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Lake water pipe survey sparks warnings

Lake water pipe survey sparks warnings

Environment Bay of Plenty fears some Lake Rotoiti residents may still be drinking water from the lake in spite of repeated warnings that it is unsafe to do so.

During a recent survey of the lake’s edge, kayakers logged more than 50 inflow pipes originally installed to supply domestic water to households. A similar survey of Lake Tarawera found nearly 30 pipes.

Environmental scientist Matt Bloxham hopes the water pipes are no longer in use – but does not know for sure. ”Obviously, just because they’re there doesn’t automatically mean they’re being used.” But he is concerned some people may still be drawing water from the lake for drinking or bathing. “And that is a very risky thing to do,” he adds.

Some residents may be “unrealistically confident” that their water filters are removing toxins – when they’re not. Others may still use lake water because they have done so for decades without any noticeable ill effects. “They underestimate the risks because they forget health impacts are often insidious. Some cyano-toxins can affect your body over time,” Mr Bloxham explains.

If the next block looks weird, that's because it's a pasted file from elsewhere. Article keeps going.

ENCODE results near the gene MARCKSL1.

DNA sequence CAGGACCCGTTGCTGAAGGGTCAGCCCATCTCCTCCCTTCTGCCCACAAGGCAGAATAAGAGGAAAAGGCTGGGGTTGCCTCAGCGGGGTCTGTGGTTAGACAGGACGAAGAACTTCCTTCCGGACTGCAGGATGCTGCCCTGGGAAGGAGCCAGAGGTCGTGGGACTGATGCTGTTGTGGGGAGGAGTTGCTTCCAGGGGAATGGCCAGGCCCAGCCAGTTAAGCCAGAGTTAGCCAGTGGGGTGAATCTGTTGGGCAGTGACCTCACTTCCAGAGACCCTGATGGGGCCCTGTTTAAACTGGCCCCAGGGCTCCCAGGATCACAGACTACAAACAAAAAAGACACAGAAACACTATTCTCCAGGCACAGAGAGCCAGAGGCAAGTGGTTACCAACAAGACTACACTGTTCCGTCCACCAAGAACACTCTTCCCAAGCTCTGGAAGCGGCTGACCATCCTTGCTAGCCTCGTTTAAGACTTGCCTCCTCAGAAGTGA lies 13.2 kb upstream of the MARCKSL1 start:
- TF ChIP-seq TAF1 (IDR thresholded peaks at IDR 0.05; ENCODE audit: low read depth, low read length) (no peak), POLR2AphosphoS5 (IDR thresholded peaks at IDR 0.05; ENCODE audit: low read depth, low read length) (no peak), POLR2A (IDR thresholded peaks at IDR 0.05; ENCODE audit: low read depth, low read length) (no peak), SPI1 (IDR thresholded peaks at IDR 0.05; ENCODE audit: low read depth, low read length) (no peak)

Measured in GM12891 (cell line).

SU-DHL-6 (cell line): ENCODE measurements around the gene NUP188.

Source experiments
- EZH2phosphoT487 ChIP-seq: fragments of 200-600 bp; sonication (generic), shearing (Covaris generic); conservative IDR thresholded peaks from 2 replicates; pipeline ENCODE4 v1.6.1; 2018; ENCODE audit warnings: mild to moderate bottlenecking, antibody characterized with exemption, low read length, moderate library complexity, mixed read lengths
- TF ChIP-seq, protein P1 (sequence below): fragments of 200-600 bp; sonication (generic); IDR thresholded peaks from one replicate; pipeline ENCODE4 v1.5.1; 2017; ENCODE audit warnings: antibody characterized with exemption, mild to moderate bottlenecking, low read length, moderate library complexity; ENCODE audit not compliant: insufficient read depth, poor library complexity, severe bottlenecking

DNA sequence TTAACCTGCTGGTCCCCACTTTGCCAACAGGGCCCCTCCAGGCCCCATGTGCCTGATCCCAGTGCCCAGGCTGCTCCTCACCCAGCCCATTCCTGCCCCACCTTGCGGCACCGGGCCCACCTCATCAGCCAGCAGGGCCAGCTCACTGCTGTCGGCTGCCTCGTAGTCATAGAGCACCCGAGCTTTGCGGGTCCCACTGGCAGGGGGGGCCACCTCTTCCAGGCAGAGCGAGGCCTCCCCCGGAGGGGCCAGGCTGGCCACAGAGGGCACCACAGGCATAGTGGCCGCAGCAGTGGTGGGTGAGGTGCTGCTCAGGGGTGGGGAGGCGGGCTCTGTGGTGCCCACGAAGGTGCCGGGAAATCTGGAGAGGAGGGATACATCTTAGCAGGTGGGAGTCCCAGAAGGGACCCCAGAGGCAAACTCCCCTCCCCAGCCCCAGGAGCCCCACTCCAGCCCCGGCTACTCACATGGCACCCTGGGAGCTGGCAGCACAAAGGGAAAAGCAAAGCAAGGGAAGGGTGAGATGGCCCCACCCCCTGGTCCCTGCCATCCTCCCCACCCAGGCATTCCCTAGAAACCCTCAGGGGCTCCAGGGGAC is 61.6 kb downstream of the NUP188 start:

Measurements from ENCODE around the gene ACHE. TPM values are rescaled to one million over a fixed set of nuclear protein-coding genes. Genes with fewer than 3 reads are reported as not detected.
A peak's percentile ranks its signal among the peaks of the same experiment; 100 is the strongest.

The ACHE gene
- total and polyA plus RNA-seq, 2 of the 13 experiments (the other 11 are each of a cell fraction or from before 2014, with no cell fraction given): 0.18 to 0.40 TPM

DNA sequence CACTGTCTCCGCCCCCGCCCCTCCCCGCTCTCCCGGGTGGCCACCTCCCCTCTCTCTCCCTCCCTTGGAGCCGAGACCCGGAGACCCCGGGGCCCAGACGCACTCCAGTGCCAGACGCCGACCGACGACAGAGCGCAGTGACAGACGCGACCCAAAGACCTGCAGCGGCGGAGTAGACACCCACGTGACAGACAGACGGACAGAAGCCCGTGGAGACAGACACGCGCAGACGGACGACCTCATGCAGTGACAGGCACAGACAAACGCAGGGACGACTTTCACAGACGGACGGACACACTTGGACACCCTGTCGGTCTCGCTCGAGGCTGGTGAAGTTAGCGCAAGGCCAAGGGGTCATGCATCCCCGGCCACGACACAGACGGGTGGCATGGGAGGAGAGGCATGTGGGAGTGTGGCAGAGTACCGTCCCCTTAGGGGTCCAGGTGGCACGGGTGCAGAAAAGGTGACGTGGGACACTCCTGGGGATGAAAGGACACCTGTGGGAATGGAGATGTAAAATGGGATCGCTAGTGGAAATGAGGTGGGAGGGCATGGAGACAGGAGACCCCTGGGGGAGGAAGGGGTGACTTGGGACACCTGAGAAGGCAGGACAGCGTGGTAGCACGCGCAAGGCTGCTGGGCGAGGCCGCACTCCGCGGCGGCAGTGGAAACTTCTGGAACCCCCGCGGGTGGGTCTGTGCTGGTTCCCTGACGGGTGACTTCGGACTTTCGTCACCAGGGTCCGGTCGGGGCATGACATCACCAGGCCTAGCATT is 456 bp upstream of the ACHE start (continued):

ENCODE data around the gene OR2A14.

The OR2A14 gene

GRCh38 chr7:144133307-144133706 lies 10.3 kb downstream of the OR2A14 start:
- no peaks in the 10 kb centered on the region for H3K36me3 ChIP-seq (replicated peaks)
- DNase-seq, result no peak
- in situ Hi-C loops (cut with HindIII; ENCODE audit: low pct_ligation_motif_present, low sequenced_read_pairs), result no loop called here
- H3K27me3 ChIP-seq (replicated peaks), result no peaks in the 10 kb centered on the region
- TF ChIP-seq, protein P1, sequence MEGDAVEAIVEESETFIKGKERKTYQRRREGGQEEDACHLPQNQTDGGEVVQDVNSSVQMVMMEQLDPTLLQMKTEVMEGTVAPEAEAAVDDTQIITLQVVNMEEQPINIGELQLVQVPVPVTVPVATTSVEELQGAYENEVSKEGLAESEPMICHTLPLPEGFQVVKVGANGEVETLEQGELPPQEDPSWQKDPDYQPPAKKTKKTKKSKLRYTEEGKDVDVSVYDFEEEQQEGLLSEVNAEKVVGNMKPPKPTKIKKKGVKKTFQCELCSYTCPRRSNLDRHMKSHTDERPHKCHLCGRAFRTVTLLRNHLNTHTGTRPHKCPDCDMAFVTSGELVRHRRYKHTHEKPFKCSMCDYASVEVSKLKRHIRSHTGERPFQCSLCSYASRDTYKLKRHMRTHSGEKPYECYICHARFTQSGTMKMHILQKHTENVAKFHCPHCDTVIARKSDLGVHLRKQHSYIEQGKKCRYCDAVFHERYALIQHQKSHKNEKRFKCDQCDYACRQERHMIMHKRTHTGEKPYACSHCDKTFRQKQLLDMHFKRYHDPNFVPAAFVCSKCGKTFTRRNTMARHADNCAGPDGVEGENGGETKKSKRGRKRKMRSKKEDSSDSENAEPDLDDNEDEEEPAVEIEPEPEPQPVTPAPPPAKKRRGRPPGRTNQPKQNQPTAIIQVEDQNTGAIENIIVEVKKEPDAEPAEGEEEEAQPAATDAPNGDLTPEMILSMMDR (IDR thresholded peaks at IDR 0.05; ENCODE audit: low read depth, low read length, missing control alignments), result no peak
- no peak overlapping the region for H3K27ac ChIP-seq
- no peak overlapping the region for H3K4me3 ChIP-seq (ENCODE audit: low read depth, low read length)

Mr Bloxham is also worried that out-of-town holidaymakers may drink the water or use it for showers without realising the risks. “Though publicity has been extensive, there is always that possibility.”

Mr Bloxham says some of the toxicity concentrations recorded during blooms this year have been very high. A bloom on Lake Rotorua in March posted cyano-toxicity concentrations approaching 1000 times World Health Organisation safety standards for drinking water.

Environment Bay of Plenty asked Mourea-based kayaking firm Sunspots to carry out surveys of Lake Rotoiti and Lake Tarawera over summer. Kayakers investigated parts of the lake edges with housing, took GPS coordinates of any pipes they saw, and marked the spot on a topography map. They also took photographs to help identify the sites later.

The information has been given to Rotorua District Council, which will now track down the landowners.

For queries related to health issues please contact Toi te Ora Public Health on (07) 349 3520.

© Scoop Media

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